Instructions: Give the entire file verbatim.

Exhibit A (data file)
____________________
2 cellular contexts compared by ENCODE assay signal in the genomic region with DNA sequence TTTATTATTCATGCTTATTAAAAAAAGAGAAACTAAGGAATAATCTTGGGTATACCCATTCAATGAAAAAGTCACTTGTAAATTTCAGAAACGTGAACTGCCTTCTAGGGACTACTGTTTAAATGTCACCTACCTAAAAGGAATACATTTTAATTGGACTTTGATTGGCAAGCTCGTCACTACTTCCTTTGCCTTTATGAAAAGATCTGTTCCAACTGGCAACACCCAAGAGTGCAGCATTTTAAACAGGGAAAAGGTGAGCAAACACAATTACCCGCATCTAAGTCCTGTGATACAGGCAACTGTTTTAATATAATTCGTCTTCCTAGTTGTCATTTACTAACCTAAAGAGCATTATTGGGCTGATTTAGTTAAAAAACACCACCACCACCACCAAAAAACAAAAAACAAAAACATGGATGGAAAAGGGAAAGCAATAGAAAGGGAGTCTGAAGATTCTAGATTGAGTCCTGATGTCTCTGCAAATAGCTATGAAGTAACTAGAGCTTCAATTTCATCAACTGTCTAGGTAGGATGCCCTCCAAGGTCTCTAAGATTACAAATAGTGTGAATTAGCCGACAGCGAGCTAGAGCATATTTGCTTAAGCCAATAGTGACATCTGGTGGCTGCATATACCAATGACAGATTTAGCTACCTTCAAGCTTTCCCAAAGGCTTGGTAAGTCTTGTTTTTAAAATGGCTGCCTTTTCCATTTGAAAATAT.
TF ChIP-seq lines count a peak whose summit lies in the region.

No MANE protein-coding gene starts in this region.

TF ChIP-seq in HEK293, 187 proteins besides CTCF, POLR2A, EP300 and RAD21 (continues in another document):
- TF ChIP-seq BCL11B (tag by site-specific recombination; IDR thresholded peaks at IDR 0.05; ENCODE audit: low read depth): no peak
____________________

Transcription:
2 cellular contexts compared by ENCODE assay signal in the genomic region with DNA sequence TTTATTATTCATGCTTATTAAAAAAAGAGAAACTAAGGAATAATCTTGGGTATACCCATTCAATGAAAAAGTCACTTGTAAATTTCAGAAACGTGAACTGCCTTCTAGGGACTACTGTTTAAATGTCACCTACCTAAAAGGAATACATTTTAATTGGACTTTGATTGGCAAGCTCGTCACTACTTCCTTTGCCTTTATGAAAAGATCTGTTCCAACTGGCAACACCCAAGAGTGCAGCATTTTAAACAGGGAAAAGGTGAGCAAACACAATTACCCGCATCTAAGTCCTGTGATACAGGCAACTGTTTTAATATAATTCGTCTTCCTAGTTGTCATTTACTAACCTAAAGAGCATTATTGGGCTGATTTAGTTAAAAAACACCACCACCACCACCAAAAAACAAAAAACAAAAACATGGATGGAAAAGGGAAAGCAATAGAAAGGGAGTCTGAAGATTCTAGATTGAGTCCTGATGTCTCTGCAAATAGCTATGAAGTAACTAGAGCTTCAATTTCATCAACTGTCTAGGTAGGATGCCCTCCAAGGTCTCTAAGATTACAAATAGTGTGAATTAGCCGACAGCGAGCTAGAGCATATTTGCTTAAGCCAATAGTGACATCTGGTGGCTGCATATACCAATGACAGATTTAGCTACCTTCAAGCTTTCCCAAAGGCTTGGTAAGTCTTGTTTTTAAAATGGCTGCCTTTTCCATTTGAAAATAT.
TF ChIP-seq lines count a peak whose summit lies in the region.

No MANE protein-coding gene starts in this region.

TF ChIP-seq in HEK293, 187 proteins besides CTCF, POLR2A, EP300 and RAD21 (continues in another document):
- TF ChIP-seq BCL11B (tag by site-specific recombination; IDR thresholded peaks at IDR 0.05; ENCODE audit: low read depth): no peak